Last month, a top-rated European business school gifted the efforts of 400 of its International MBA (IMBA) students to Pakistan. These students worked 24 hours a day for five days on the ‘LettuceBee Kids’ project, an Islamabad-based social enterprise aiming to provide a self-sufficient mechanism of survival to street children. Students brainstormed ideas on its sustainability, solving operational challenges and finding a multitude of creative ways to raising much-needed funds.
The opportunity was provided by the IE Business School in Madrid, Spain. This amazing program exposed and challenged their entire IMBA class (which was made-up of students from 75 nationalities) to projects from developing and poverty-stricken countries. It raised much-needed awareness among its elite student body about poverty and its associated challenges.
The module is named “Change in Action” (CIA), and forms a core part of their IMBA program focused on tackling global problems. The module was launched in 2008, and their class has worked on many poverty projects, most recently from South America (Columbia and Guatemala). I was able to convince the professors to work on a rehabilitation project for street children in Islamabad.
The real challenge for the faculty was to take a group of 400 top-notch students from around the world, who have no clue about Pakistan’s demographics and cultural idiosyncrasies, and bring them up to speed in just five days to make them able to come up with feasible and workable solutions to our problems. To guide them, Professor Todd Lombardo introduced the students to the concept of ‘design thinking’ to help structure the five days. Design thinking is a methodology that imbues the full spectrum of innovation activities with a human-centered design philosophy. The students had to go through six specific stages to recommend a viable solution: namely. understand, observe, synthesize, ideate, prototype, and test.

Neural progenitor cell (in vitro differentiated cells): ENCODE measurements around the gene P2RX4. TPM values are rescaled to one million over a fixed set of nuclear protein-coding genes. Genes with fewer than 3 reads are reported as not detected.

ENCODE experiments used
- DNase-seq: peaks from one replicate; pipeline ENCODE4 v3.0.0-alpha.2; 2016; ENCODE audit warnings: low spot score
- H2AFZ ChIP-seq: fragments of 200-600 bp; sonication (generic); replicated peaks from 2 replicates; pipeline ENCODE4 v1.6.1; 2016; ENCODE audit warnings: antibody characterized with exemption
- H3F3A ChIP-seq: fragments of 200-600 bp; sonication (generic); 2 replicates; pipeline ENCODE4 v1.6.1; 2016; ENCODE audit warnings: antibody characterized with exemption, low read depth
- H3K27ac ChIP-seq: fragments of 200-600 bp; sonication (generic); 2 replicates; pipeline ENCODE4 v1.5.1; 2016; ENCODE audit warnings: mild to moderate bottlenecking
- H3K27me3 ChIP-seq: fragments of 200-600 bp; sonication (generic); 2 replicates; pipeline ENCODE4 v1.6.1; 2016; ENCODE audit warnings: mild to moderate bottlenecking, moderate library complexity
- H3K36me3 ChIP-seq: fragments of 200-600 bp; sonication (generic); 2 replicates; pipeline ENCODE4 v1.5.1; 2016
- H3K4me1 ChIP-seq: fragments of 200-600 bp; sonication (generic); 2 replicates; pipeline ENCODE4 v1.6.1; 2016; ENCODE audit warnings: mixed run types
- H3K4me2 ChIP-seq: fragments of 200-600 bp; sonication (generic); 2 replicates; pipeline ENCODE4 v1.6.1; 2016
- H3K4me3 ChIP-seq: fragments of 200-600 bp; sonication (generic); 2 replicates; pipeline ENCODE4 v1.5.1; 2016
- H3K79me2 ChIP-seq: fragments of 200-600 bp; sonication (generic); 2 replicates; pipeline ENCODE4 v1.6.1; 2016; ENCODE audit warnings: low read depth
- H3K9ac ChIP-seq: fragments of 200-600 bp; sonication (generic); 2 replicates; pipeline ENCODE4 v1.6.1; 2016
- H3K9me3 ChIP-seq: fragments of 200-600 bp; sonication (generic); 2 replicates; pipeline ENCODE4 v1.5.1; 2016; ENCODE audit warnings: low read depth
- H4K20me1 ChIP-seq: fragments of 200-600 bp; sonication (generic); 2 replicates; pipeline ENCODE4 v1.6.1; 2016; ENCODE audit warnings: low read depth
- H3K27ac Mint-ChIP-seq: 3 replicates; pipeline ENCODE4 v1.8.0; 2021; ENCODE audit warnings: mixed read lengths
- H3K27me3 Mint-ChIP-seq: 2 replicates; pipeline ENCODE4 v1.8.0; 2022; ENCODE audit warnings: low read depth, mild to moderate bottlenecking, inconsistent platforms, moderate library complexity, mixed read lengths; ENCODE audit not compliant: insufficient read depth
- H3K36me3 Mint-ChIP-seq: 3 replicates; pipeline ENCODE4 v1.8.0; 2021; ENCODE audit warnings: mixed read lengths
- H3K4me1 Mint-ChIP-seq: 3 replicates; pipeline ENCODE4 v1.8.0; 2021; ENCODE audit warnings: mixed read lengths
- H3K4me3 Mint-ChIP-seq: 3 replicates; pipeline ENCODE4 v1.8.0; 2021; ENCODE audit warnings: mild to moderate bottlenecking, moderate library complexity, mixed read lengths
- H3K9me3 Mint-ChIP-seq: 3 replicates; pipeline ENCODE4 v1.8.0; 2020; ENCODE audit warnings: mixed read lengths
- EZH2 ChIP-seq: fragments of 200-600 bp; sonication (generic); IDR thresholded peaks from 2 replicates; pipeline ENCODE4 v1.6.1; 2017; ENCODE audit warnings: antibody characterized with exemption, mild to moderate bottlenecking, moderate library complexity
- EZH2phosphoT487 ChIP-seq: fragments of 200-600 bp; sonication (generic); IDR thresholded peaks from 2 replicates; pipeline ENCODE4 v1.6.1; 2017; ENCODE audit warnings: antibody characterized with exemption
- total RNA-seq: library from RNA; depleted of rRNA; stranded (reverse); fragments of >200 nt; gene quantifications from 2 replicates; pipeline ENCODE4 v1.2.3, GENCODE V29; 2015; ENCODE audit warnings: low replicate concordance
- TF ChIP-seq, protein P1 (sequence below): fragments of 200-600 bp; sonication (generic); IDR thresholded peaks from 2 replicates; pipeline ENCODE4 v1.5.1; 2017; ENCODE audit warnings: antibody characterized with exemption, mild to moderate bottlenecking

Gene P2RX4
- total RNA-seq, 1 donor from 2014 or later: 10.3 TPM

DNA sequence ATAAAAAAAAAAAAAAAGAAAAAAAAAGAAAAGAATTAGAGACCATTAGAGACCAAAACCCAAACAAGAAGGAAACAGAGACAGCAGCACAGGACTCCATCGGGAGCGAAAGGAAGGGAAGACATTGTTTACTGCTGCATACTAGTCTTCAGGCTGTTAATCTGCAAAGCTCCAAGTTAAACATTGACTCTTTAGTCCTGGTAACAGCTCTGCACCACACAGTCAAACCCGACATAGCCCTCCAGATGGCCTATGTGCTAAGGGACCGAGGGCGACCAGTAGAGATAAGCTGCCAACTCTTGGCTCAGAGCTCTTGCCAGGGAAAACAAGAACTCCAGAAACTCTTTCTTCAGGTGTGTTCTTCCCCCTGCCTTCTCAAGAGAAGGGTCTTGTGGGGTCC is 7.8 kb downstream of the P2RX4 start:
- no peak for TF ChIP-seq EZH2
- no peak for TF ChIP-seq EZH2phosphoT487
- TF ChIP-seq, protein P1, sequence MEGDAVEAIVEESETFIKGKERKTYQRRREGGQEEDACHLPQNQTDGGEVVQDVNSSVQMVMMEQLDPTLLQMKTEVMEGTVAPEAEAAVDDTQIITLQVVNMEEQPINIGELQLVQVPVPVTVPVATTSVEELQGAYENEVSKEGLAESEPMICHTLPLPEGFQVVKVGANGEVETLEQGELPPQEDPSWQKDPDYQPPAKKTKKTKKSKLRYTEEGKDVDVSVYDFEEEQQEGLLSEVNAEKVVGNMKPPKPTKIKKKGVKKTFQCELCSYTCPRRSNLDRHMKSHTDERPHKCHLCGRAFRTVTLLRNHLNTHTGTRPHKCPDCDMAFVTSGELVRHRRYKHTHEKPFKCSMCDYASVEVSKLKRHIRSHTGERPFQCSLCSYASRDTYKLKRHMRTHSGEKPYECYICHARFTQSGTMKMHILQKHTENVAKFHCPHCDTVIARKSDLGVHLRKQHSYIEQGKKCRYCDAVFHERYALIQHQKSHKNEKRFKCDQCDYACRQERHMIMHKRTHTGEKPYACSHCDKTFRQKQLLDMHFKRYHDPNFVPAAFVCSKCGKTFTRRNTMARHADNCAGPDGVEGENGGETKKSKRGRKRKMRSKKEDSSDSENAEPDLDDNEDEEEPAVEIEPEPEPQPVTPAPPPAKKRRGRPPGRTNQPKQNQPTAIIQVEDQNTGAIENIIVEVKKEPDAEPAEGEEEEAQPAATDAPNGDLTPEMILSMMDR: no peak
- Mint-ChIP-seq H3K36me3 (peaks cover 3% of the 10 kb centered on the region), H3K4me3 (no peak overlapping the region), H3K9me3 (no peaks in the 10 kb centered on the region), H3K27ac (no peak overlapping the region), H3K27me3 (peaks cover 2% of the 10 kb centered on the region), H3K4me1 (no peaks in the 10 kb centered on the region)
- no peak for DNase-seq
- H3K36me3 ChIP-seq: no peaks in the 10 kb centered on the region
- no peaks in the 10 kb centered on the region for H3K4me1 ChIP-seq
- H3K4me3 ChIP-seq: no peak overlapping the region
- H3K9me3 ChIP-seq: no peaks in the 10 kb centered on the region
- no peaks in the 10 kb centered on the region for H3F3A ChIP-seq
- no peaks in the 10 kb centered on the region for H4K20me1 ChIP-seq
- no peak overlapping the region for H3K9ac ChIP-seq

LettuceBee Kids Founder and Director Sarah Adeel and I spent an inordinate amount of time answering questions, helping the students visualize Pakistan’s dynamics, and in synthesizing and testing various hypotheses.
On the last two days, all 50 groups presented their insights and solutions, and we walked away with some invaluable, distinct and creative solutions which will not only help LettuceBee Kids meet its challenges, but many of these ideas will also help other social sector organizations move towards financial and operational sustainability.
I would strongly urge other elite institutions around the world to expose their students to the grave reality of poverty, which can be resolved only if we all work together. Issues such as global greed, lack of value-based business models, shocking income disparities between the ‘haves’ and the ‘have-nots’, as well as the global policy of advanced nations towards poor nations need to be revamped, or else issues such as radicalism, terrorism, and extremism will continue to plague us all.
Saad Amanullah Khan